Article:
Spokane’s hometown outdoor consignment shop expanded its inventory and rebranded this month.
Northwest Outdoors, which opened in 2017, is now named Rambleraven Gear Trader. The shop also now sells some retail items, including sport and gym climbing gear and general backpacking and camping gear.
“Consignment will always be my bread and butter,” owner and founder Mark Schneider said. “I love that business model. I love the focus it has a really great message as far as reusing. But on top of that, we are going to expand a bit into retail.”
Schneider said he has no plans or desire to go into full retail.
As part of the rename, Schneider also debuted a new website. All inventory – consignment and retail alike – is viewable online at rambleraven.com. The new name doesn’t have any particular meaning, although Schneider does like ravens and he thinks they look good with a backpack on.
The switch to mixed retail and consignment had been in the works for a while, Schneider said. But the February closure of Mountain Gear, Spokane’s longtime outdoor gear store, played a part.
“It definitely motivated me more to make those changes,” he said of Mountain Gear’s closure.
At the same time, Schneider and his staff of four found themselves with some time on their hands as the coronavirus shuttered businesses through Spokane and the nation.
Schneider opened the store on April Fools’ Day in 2017. Prior to that, he’d worked as an engineer in Boise. The consignment store, he said, was prompted by a desire to “turn my passion into a career.”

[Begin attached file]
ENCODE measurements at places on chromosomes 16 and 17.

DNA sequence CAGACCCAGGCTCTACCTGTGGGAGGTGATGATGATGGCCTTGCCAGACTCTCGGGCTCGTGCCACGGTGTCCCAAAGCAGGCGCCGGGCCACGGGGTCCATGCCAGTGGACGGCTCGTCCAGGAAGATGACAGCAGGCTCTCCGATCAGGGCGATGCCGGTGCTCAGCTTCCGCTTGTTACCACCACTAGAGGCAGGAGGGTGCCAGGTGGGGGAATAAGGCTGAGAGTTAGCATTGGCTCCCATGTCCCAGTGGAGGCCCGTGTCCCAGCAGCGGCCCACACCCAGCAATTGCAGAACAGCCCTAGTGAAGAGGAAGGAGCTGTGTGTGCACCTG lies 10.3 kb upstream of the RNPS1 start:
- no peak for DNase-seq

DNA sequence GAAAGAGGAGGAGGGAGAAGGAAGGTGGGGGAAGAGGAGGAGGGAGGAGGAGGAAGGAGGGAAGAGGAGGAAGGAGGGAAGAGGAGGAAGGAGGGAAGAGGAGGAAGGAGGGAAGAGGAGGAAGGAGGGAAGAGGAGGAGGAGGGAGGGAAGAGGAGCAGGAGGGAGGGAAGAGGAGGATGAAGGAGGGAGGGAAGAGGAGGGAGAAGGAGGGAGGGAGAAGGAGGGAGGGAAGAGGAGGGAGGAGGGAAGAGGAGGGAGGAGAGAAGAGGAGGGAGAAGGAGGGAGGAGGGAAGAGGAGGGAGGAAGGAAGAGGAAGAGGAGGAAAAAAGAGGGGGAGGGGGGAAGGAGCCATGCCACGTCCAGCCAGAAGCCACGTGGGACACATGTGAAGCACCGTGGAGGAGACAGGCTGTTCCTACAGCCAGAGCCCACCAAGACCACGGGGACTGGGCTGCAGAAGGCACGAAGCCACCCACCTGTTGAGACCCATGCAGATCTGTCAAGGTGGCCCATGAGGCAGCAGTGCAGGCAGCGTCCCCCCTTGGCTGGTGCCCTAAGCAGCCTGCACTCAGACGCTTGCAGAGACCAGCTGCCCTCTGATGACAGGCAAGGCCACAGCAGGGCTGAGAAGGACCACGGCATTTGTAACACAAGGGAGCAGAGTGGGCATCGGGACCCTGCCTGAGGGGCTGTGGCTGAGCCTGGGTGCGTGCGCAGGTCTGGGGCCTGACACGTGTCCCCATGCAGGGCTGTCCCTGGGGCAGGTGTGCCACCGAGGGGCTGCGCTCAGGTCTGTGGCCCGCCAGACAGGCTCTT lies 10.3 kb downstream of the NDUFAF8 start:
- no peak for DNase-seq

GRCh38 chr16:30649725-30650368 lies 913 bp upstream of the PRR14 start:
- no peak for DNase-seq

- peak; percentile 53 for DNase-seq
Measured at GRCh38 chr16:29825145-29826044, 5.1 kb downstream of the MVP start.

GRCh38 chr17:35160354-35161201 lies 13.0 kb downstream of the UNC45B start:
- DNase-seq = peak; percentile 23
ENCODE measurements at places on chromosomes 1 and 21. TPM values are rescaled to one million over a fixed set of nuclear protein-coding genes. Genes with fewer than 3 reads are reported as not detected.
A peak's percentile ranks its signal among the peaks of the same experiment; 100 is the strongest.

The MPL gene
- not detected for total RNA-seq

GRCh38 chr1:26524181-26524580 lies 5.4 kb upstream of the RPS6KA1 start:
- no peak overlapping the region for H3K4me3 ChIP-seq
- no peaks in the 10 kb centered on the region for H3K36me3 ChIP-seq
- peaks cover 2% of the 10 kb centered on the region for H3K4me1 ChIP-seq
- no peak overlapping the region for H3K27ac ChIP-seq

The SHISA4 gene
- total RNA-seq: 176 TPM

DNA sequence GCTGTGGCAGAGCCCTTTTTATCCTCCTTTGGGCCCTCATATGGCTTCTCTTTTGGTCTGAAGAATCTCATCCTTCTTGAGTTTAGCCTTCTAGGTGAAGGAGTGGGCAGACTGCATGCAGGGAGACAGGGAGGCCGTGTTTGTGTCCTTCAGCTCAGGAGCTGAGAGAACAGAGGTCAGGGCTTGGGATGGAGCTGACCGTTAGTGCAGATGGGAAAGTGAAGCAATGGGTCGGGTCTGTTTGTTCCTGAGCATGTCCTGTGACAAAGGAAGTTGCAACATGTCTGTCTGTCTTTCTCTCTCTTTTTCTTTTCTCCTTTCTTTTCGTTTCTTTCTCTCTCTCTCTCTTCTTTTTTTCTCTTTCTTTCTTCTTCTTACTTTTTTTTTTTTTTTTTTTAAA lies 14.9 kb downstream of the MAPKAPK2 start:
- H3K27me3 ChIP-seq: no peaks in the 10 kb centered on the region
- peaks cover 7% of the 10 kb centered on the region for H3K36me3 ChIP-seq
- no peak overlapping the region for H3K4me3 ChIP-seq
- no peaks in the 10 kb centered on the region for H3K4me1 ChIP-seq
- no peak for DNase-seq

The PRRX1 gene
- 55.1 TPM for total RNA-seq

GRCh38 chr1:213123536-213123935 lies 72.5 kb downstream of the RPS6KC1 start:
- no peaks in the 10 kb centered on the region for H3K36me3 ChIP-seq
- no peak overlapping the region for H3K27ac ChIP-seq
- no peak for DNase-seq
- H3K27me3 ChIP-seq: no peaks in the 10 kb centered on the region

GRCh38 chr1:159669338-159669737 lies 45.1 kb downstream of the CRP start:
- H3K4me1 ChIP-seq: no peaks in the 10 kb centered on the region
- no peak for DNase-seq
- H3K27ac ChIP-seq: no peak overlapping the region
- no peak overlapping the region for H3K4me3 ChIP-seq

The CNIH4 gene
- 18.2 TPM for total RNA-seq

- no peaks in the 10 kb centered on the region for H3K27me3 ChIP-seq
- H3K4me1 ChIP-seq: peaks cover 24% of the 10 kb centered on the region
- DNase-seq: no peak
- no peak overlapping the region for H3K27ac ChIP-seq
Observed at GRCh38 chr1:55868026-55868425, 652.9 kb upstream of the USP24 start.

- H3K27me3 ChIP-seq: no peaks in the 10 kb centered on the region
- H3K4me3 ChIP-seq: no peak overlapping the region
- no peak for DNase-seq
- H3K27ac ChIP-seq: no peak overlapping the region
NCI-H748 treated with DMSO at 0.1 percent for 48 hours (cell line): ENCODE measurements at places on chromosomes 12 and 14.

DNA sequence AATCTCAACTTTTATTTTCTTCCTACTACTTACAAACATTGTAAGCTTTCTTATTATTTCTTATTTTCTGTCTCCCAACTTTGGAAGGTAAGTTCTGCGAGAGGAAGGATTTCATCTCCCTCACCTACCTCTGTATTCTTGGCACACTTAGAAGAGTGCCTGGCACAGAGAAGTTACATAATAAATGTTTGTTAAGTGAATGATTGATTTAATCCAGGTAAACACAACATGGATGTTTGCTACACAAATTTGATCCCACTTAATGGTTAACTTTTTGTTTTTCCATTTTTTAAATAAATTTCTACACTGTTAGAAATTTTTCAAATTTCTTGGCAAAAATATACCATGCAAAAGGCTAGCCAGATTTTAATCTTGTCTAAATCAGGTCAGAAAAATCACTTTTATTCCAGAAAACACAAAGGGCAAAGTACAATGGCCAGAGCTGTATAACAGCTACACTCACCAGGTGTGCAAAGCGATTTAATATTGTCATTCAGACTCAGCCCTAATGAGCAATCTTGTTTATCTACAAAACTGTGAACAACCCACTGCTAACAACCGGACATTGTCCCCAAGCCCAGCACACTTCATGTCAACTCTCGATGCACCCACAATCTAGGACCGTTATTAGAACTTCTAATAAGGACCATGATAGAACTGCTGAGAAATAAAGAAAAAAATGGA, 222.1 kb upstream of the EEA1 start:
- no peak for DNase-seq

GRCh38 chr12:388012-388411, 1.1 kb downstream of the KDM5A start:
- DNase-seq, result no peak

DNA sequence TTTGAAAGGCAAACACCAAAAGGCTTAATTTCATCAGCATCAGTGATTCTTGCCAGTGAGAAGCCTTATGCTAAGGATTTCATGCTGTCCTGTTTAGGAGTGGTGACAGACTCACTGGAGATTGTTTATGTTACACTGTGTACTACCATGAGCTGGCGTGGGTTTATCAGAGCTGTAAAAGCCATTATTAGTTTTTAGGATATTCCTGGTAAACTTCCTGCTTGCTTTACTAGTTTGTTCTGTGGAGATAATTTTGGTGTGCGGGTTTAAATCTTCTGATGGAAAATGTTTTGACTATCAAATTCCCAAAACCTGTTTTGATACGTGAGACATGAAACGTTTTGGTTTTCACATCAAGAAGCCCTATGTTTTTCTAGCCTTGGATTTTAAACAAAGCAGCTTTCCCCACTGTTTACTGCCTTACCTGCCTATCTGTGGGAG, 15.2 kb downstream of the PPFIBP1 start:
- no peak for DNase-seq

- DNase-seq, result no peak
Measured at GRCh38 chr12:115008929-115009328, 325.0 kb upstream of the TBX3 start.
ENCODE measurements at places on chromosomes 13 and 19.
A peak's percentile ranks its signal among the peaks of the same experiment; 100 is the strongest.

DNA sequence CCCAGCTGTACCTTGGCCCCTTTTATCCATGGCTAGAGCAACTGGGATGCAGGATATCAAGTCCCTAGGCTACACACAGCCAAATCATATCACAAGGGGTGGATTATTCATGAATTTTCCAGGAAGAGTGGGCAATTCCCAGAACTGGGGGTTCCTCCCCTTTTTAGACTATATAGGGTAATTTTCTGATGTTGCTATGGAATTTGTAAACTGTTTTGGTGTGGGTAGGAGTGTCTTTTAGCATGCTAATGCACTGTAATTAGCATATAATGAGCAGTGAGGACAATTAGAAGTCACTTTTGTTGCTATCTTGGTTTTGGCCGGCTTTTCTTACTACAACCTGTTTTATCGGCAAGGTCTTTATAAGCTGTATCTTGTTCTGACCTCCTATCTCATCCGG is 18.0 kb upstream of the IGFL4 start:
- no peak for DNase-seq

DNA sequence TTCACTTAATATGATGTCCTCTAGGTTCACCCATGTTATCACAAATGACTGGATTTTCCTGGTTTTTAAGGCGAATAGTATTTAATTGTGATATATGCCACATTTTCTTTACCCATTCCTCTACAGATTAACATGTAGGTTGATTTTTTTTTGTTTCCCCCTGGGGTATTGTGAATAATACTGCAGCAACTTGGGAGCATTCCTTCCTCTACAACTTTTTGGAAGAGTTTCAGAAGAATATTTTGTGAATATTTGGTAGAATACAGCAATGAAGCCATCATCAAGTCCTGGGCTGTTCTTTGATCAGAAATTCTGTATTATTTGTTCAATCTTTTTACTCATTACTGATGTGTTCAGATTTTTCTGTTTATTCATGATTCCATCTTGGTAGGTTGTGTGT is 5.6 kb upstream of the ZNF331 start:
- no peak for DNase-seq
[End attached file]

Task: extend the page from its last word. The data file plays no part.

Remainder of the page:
The store has been a success, with Schneider calling Spokane a “great outdoor market.”
Schneider announced another initiative this month. Consign for a Cause allows people to donate any proceeds from their used gear to seven local nonprofits.
When the gear is sold, 70-80% of the purchase price is donated to the nonprofit, Schneider said. Those nonprofits are Washington Trails Association, Evergreen East Mountain Bike Alliance, Dishman Hills Conservancy, Inland Northwest Land Conservancy, Bower Climbing Coalition, Friends of the Bluffs, Northwest Whitewater Association and Peak 7 Adventures.
Schneider said he knows the coronavirus pandemic has limited many people’s ability to donate. He hopes Consign for a Cause helps fill in that gap.
As for his business, he said the closures have been tough but manageable with some government assistance.
“We will weather the storm,” he said.
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